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Old Jan 2, 2013, 02:16 PM   #1
Spikeywan
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Run off battery or PSU?

Most of the time, when using my rMBP I have access to mains electricity.

Should I just run it off the power supply, or should I run it off the battery until it warns me to charge it, then only leave the power supply connected until the battery is fully charged again?

Thanks.
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Old Jan 2, 2013, 02:25 PM   #2
Spink10
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With modern day battery technology it does not matter. GGJstudios will post a helpful post on batteries in a moment.
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Old Jan 2, 2013, 02:25 PM   #3
GGJstudios
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Originally Posted by Spikeywan View Post
Most of the time, when using my rMBP I have access to mains electricity.

Should I just run it off the power supply, or should I run it off the battery until it warns me to charge it, then only leave the power supply connected until the battery is fully charged again?

Thanks.
Run on battery whenever you need to and plug it in whenever you can. You can plug or unplug any time you need to, regardless of the charged percentage, and you never need to completely drain your battery. Just make sure you don't run on AC power exclusively, as your battery needs to be used regularly to stay healthy. The link below should answer most, if not all, of your battery/charging questions. If you haven't already done so, I highly recommend you take the time to read it.
Apple Notebook Battery FAQ
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Old Jan 2, 2013, 07:03 PM   #4
Spikeywan
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Originally Posted by Spink10 View Post
With modern day battery technology it does not matter. GGJstudios will post a helpful post on batteries in a moment.
Whoa! Can you tell me the numbers for next week's lottery, too!

Quote:
Originally Posted by GGJstudios View Post
The link below should answer most, if not all, of your battery/charging questions. If you haven't already done so, I highly recommend you take the time to read it.
Apple Notebook Battery FAQ
Thanks. I spotted an interesting point, which I would never have thought of... When hammering the machine, playing a game or similar, plugging the charger in will make it run faster.
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Old Jan 2, 2013, 08:35 PM   #5
GGJstudios
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Thanks. I spotted an interesting point, which I would never have thought of... When hammering the machine, playing a game or similar, plugging the charger in will make it run faster.
Where did you read that?
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Old Jan 2, 2013, 09:43 PM   #6
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...Just make sure you don't run on AC power exclusively, as your battery needs to be used regularly to stay healthy.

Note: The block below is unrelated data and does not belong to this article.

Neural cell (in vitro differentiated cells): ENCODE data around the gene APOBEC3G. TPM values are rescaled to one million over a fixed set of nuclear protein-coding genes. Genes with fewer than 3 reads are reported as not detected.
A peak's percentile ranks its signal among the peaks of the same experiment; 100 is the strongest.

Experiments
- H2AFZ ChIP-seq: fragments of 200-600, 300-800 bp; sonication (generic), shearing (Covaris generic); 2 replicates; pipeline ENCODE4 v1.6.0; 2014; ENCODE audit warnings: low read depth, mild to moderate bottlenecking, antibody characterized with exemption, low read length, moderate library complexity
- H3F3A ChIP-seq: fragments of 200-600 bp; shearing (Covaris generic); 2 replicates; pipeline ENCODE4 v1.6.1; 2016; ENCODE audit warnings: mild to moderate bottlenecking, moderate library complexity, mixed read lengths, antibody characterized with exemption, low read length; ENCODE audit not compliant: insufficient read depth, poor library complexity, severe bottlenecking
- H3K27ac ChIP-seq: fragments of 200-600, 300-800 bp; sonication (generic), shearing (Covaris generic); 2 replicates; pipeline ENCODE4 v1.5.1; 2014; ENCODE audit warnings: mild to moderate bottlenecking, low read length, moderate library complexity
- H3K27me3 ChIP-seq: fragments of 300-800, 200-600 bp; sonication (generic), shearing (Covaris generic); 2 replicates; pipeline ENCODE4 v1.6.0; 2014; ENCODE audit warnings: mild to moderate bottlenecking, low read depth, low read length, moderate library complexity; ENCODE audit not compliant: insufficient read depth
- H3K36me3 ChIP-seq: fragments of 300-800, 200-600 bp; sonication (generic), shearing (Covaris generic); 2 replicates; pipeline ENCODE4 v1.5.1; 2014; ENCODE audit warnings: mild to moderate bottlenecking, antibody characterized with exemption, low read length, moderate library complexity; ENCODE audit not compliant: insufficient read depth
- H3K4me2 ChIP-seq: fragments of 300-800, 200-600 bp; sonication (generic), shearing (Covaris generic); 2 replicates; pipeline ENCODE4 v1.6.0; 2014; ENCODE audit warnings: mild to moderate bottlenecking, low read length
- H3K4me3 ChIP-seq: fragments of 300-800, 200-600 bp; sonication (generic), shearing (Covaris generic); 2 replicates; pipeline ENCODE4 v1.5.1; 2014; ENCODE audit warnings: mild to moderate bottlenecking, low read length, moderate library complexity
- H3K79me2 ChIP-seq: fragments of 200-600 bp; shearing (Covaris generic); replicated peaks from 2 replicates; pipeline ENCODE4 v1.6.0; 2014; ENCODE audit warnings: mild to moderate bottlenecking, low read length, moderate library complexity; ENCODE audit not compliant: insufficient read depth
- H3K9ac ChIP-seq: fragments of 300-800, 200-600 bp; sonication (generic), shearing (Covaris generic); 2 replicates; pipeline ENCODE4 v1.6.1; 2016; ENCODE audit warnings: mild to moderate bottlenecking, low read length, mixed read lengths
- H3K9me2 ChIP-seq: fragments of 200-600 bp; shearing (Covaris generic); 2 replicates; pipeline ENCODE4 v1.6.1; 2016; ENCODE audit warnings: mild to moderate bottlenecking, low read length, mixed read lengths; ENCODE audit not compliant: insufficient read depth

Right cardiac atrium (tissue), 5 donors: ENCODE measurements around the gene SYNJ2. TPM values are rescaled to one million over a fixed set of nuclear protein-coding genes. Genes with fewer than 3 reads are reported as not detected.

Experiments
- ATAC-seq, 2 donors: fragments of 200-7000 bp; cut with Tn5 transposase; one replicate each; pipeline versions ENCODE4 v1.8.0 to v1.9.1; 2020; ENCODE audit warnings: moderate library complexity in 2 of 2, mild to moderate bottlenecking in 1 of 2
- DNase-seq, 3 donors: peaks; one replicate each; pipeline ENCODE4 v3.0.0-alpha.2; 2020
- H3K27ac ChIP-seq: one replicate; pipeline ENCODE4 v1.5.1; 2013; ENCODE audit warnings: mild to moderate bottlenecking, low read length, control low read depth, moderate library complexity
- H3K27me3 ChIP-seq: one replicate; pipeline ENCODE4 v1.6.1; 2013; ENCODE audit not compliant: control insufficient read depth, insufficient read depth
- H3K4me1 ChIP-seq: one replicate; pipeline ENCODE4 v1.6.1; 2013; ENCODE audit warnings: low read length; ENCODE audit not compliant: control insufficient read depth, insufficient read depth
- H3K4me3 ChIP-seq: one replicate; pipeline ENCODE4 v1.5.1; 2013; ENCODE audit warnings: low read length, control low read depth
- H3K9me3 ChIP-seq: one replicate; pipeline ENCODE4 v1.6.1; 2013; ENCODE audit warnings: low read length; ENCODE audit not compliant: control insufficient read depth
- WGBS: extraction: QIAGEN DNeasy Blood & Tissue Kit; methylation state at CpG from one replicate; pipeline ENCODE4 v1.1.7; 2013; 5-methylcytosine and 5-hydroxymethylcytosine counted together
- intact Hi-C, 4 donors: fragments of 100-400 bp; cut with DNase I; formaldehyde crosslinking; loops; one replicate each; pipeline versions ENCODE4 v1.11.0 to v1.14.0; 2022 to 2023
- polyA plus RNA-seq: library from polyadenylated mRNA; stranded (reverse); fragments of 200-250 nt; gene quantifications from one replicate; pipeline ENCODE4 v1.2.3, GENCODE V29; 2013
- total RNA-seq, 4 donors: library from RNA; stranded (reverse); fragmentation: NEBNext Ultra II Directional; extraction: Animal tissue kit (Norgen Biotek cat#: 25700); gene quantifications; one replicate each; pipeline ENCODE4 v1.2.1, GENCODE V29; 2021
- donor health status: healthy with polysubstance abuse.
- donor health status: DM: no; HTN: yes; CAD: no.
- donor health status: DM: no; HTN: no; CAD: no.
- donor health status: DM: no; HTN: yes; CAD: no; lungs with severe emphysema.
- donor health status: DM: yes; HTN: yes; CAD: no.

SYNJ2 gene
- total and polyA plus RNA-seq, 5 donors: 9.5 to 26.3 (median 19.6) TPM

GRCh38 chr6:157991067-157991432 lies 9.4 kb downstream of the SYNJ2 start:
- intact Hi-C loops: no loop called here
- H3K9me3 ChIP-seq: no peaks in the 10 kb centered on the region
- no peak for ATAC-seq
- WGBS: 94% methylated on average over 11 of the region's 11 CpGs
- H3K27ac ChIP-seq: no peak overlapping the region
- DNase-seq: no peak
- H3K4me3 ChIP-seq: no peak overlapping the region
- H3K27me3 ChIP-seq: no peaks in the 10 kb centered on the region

Lots of great info in your posts. However, I'm not sure I buy the idea that I keep hearing here that the battery must be used regularly to stay healthy. Apple points out that batteries are consumable items and charge cycles are the primary way they are "consumed".

Note that Lithium batteries store very well - up to 10 years when stored at cool temperatures and moderate charge. They don't need to be continually cycled to stay healthy.

Unfortunately, standard use is very different from the ideal storage conditions. Laptop batteries tend to be in a hot enclosure and and usually at full charge (even if they are often cycled).

There's lots more great battery info here:
http://batteryuniversity.com/learn/a...ased_batteries
http://batteryuniversity.com/learn/a...tore_batteries
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Old Jan 2, 2013, 09:51 PM   #7
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Lots of great info in your posts. However, I'm not sure I buy the idea that I keep hearing here that the battery must be used regularly to stay healthy. Apple points out that batteries are consumable items and charge cycles are the primary way they are "consumed".
It has been proven countless times that running on AC power exclusively will shorten a battery's life. That's why Apple recommends running on battery power regularly.
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Note that Lithium batteries store very well - up to 10 years when stored at cool temperatures and moderate charge. They don't need to be continually cycled to stay healthy.
Storage is a completely different topic than using the battery. For storage, Apple recommends a 50% charge. See the Battery FAQ for details.
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Unfortunately, standard use is very different from the ideal storage conditions. Laptop batteries tend to be in a hot enclosure and and usually at full charge (even if they are often cycled).
The regular use recommendation still applies.
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There's lots more great battery info here: